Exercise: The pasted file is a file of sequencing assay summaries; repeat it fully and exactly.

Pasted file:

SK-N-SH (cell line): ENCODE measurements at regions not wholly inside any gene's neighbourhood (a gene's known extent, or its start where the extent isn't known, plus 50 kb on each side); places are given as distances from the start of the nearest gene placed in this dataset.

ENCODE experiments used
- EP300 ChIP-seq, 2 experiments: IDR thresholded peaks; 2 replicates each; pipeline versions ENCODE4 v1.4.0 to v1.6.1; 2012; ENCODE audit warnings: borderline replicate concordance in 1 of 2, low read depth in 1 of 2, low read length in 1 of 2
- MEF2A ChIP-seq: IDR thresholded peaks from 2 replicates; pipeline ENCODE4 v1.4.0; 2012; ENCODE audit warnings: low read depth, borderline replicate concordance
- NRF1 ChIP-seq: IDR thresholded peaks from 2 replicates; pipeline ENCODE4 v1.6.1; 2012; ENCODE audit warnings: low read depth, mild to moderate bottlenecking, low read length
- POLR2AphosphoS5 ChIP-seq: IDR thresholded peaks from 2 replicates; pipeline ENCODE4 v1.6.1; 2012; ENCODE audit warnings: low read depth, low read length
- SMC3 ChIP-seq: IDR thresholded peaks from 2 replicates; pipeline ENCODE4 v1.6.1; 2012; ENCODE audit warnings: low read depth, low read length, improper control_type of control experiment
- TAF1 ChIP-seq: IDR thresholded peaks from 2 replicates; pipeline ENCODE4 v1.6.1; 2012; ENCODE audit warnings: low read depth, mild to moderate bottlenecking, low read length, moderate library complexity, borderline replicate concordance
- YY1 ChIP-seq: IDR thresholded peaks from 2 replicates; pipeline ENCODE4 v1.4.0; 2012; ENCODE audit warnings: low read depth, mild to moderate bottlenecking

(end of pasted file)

SK-N-SH (cell line): ENCODE measurements at regions not wholly inside any gene's neighbourhood (a gene's known extent, or its start where the extent isn't known, plus 50 kb on each side); places are given as distances from the start of the nearest gene placed in this dataset.

ENCODE experiments used
- EP300 ChIP-seq, 2 experiments: IDR thresholded peaks; 2 replicates each; pipeline versions ENCODE4 v1.4.0 to v1.6.1; 2012; ENCODE audit warnings: borderline replicate concordance in 1 of 2, low read depth in 1 of 2, low read length in 1 of 2
- MEF2A ChIP-seq: IDR thresholded peaks from 2 replicates; pipeline ENCODE4 v1.4.0; 2012; ENCODE audit warnings: low read depth, borderline replicate concordance
- NRF1 ChIP-seq: IDR thresholded peaks from 2 replicates; pipeline ENCODE4 v1.6.1; 2012; ENCODE audit warnings: low read depth, mild to moderate bottlenecking, low read length
- POLR2AphosphoS5 ChIP-seq: IDR thresholded peaks from 2 replicates; pipeline ENCODE4 v1.6.1; 2012; ENCODE audit warnings: low read depth, low read length
- SMC3 ChIP-seq: IDR thresholded peaks from 2 replicates; pipeline ENCODE4 v1.6.1; 2012; ENCODE audit warnings: low read depth, low read length, improper control_type of control experiment
- TAF1 ChIP-seq: IDR thresholded peaks from 2 replicates; pipeline ENCODE4 v1.6.1; 2012; ENCODE audit warnings: low read depth, mild to moderate bottlenecking, low read length, moderate library complexity, borderline replicate concordance
- YY1 ChIP-seq: IDR thresholded peaks from 2 replicates; pipeline ENCODE4 v1.4.0; 2012; ENCODE audit warnings: low read depth, mild to moderate bottlenecking